QOF results in better kidney dialysis care
By Nigel Praities
The introduction of primary care targets for chronic kidney disease has improved care for dialysis patients in hospital, say researchers.
The Northern Ireland study – presented at the British Renal Society Annual Conference earlier this month – showed improvements in the rate of late presenters in hospital were associated with the introduction of QOF.
The study followed patients presenting for dialysis at a renal service in the first two years QOF targets were introduced. The proportion of late presenters for dialysis fell from 35% of patients in April 2006 to 27% in April 2008.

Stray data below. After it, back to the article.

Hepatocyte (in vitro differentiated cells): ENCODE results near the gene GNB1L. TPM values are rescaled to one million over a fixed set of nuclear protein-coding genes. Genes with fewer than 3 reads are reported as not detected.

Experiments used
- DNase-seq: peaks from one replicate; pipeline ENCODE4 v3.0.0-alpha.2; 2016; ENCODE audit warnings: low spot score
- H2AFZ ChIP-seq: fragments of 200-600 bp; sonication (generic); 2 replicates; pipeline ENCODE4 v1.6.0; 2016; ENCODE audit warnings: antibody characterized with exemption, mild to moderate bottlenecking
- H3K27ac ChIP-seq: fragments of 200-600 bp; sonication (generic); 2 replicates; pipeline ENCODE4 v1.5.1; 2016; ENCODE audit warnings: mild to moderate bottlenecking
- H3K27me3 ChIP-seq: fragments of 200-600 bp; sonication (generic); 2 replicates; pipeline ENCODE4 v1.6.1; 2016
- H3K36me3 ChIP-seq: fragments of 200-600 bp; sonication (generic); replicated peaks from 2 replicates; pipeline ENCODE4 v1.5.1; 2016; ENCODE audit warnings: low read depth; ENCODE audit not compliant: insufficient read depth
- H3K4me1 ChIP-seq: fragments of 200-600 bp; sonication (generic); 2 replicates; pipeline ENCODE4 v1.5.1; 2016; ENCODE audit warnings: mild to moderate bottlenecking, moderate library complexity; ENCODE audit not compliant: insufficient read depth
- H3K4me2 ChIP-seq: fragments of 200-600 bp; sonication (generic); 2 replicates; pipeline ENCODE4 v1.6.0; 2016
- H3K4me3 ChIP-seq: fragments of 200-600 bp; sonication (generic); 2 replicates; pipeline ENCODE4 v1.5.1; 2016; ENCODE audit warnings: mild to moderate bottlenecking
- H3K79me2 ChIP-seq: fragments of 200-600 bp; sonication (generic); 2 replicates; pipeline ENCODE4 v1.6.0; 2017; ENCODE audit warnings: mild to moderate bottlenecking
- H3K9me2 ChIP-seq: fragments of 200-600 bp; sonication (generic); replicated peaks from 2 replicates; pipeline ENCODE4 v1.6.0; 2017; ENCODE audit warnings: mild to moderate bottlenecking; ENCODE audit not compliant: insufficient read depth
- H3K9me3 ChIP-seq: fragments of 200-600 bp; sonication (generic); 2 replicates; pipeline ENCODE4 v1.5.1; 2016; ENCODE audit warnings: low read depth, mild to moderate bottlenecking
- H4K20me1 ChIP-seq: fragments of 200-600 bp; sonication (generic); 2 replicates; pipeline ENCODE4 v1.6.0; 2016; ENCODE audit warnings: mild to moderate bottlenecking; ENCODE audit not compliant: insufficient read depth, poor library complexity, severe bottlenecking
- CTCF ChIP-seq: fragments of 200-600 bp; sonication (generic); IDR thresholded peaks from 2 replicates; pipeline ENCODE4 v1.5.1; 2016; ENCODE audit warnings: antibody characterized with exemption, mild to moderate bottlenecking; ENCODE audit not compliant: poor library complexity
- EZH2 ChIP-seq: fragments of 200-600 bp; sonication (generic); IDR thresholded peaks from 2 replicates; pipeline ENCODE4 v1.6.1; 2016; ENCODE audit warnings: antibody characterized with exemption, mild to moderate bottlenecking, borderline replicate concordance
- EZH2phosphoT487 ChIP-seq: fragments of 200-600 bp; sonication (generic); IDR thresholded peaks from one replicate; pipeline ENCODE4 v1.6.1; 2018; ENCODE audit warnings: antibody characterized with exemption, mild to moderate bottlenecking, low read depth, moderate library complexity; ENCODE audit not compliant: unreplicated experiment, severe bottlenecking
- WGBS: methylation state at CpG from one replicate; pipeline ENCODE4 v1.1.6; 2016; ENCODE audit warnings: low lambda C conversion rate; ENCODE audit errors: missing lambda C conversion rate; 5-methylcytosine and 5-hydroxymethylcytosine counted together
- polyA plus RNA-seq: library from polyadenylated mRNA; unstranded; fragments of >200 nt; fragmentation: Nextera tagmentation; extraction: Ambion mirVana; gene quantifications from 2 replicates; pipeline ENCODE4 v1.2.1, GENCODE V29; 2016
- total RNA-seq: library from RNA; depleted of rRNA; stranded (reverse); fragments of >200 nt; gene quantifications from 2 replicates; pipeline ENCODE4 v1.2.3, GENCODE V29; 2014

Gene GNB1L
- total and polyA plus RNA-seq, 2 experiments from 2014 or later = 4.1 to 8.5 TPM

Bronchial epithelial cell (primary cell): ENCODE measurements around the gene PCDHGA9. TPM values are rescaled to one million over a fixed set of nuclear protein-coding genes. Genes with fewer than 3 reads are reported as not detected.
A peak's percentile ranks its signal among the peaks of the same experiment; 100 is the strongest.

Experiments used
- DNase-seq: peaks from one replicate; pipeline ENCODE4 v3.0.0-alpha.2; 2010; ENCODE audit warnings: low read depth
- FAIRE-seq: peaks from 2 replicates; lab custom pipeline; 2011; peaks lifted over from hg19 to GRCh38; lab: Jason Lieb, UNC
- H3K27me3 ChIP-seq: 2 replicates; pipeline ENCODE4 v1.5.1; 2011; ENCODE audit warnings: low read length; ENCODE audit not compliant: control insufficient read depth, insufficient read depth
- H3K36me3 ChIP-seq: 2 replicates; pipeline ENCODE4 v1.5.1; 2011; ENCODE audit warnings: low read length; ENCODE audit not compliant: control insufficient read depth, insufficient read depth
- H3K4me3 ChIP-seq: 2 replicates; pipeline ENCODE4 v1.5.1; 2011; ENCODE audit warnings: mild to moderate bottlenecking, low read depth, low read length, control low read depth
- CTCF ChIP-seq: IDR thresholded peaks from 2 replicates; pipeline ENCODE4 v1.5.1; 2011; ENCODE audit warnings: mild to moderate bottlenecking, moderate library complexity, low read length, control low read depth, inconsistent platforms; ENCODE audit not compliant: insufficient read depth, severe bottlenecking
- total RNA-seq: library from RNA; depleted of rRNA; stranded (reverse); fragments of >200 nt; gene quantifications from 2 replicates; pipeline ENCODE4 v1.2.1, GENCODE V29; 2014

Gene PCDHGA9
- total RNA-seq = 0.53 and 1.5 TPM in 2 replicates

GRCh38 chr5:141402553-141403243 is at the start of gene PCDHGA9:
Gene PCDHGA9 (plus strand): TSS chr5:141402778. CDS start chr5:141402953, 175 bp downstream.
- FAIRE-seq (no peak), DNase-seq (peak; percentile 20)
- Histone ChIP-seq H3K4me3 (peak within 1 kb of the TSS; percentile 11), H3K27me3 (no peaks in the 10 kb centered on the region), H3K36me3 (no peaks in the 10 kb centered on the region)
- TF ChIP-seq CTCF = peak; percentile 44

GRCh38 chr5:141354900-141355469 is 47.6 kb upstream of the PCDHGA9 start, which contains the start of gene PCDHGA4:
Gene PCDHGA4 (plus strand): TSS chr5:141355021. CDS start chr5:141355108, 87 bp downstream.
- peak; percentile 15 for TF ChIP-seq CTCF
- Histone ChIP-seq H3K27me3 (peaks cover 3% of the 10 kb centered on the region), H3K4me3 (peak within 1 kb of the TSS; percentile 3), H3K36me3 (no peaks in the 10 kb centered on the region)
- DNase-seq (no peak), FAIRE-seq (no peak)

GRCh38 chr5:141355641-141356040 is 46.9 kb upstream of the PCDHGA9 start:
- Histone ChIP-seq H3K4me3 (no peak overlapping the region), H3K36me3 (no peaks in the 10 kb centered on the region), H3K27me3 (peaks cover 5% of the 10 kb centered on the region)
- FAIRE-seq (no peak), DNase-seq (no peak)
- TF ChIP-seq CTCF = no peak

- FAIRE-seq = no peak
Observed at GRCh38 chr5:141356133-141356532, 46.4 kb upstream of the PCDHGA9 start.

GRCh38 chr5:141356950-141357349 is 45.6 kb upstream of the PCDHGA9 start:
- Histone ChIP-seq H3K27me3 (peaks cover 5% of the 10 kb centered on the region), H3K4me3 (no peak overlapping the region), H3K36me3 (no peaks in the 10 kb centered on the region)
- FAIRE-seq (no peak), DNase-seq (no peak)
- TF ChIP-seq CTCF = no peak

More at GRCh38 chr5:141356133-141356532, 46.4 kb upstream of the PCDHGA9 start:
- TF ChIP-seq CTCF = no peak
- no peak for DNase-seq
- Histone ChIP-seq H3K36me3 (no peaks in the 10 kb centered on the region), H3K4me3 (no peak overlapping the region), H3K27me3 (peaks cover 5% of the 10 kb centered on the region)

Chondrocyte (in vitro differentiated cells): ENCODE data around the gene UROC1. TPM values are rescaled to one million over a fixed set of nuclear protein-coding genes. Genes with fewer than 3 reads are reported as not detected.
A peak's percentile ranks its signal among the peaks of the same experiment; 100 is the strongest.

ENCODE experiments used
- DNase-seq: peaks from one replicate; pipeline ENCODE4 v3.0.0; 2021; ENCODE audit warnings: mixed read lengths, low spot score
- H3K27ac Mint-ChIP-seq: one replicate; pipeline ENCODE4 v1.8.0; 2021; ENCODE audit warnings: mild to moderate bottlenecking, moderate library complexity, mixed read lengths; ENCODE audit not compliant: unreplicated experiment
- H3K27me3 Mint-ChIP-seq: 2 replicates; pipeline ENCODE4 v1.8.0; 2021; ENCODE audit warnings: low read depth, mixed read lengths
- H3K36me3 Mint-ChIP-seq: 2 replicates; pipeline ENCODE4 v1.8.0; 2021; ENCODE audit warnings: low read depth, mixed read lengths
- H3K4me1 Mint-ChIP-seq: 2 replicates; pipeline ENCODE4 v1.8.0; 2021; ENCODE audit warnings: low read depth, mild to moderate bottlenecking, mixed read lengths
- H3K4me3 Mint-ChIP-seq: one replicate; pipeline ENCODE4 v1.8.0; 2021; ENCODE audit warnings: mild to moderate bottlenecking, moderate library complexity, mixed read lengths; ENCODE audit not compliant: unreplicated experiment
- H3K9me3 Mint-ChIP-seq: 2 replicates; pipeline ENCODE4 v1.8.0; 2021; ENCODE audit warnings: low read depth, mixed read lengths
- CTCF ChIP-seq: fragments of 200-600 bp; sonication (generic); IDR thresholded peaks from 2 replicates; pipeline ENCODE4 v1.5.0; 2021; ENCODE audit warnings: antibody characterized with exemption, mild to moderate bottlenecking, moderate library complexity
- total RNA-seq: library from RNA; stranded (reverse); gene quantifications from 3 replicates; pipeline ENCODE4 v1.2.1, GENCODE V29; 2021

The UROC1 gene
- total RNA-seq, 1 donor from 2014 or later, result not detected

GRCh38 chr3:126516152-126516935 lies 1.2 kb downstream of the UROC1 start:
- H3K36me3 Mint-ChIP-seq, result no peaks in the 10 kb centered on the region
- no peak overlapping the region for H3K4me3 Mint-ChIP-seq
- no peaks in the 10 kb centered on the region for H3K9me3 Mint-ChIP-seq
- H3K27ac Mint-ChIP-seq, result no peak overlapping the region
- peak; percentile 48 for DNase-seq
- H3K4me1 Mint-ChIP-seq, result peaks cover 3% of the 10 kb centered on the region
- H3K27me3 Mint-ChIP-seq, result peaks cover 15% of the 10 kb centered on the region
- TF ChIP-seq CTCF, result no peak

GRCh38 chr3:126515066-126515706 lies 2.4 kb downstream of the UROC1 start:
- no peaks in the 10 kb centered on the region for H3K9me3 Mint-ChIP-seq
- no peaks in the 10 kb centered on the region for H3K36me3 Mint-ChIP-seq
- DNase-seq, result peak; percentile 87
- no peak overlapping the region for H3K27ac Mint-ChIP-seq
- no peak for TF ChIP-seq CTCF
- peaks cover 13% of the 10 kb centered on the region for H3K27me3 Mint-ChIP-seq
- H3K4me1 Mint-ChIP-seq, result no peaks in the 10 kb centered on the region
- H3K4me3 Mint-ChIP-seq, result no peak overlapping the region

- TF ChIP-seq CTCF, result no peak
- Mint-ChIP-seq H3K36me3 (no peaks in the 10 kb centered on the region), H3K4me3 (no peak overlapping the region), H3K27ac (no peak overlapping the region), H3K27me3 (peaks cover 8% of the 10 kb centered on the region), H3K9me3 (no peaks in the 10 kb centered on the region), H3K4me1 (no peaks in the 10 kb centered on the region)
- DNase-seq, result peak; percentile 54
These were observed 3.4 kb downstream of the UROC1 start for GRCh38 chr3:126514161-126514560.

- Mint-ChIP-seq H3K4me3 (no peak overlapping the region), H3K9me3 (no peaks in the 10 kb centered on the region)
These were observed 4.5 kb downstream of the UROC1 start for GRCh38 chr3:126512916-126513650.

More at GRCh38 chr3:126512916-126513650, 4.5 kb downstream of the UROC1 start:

Patients were also better prepared for dialysis because of this early presentation; 55% were commenced on ‘gold standard' dialysis – using an arteriovenous fistula or Moncrief–Popovich catheter – in 2006 compared with 100% in 2008.
Dr Peter Garrett, lead author and consultant nephrologist at Altnagelvin Area Hospital, Northern Ireland, said the study showed a ‘temporal association' between QOF and better treatment of patients.
‘GPs know about CKD and they know what to do when they identify it and perhaps we are getting these patients earlier and identifying those that might progress to dialysis and are prepared for that situation.
‘If they present earlier then we can plan things and possible introduce adjustments that could prevent the need to dialysis at all,' he explained.